Direct observation of Mn distribution/speciation within and surrounding a basidiomycete fungus in the production of Mn-oxides important in toxic element containment

Ayaka Takeda, Takumi Oki, Hiroki Yokoo, Keisuke Kawamoto, Yuriko Nakano, Asumi Ochiai, Ilma Dwi Winarni, Mitsuki Kitahara, Kenta Miyoshi, Kenjin Fukuyama, Yoshiyuki Ohara, Keiko Yamaji, Toshihiko Ohnuki, Michael F. Hochella, Satoshi Utsunomiya

Research output: Contribution to journalArticlepeer-review


Biogenic manganese (Mn) oxides occur ubiquitously in the environment including the uranium (U) mill tailings at the Ningyo-toge U mine in Okayama, Japan, being important in the sequestration of radioactive radium. To understand the nanoscale processes in Mn oxides formation at the U mill tailings site, Mn2+ absorption by a basidiomycete fungus, Coprinopsis urticicola, isolated from Ningyo-toge mine water samples, was investigated in the laboratory under controlled conditions utilizing electron microscopy, synchrotron-based X-ray analysis, and fluorescence microscopy with a molecular pH probe. The fungus’ growth was first investigated in an agar-solidified medium supplemented with 1.0 mmol/L Mn2+, and Cu2+ (0–200 μM), Zn2+ (0–200 μM), or diphenyleneiodonium (DPI) chloride (0–100 μM) at 25 °C. The results revealed that Zn2+ has no significant effects on Mn oxide formation, whereas Cu2+ and DPI significantly inhibit both fungal growth and Mn oxidation, indicating superoxide-mediated Mn oxidation. Indeed, nitroblue tetrazolium and diaminobenzidine assays on the growing fungus revealed the production of superoxide and peroxide. During the interaction of Mn2+ with the fungus in solution medium at the initial pH of 5.67, a small fraction of Mn2+ infiltrated the fungal hyphae within 8 h, forming a few tens of nm-sized concentrates of soluble Mn2+ in the intracellular pH of ∼6.5. After 1 day of incubation, Mn oxides began to precipitate on the hyphae, which were characterized as fibrous nanocrystals with a hexagonal birnessite-structure, these forming spherical aggregates with a diameter of ∼1.5 μm. These nanoscale processes associated with the fungal species derived from the Ningyo-toge mine area provide additional insights into the existing mechanisms of Mn oxidation by filamentous fungi at other U mill tailings sites under circumneutral pH conditions. Such processes add to the class of reactions important to the sequestration of toxic elements.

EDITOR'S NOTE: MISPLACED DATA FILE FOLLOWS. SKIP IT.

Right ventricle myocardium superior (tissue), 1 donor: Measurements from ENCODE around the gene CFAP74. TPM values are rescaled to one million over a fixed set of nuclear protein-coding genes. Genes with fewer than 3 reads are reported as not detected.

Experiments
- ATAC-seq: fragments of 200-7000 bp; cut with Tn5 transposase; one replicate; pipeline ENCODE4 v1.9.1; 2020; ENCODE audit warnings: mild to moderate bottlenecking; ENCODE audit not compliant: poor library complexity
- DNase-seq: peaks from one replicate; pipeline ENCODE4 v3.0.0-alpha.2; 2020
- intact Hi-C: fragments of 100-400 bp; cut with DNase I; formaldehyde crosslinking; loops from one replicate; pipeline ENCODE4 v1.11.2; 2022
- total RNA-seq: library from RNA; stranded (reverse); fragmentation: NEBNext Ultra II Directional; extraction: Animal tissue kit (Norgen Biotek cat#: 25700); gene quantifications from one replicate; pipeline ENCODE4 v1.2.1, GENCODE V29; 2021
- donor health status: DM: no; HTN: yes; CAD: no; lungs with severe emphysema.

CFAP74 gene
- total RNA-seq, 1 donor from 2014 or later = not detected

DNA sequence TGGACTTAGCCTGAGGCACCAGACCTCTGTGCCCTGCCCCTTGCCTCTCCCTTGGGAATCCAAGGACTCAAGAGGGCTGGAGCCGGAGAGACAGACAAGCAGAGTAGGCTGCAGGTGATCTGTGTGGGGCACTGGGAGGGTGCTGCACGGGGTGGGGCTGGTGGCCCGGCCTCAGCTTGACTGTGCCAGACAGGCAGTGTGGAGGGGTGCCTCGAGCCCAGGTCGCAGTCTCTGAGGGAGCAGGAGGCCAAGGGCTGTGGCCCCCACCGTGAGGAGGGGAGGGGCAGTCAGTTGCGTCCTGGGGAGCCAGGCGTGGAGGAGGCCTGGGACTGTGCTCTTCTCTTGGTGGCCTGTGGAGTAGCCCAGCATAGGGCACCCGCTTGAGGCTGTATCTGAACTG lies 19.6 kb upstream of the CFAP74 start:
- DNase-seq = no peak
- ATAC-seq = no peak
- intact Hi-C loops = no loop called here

Original languageEnglish
Article number137526
Publication statusPublished - Feb 2023

All Science Journal Classification (ASJC) codes

  • Environmental Engineering
  • Environmental Chemistry
  • General Chemistry
  • Pollution
  • Public Health, Environmental and Occupational Health
  • Health, Toxicology and Mutagenesis


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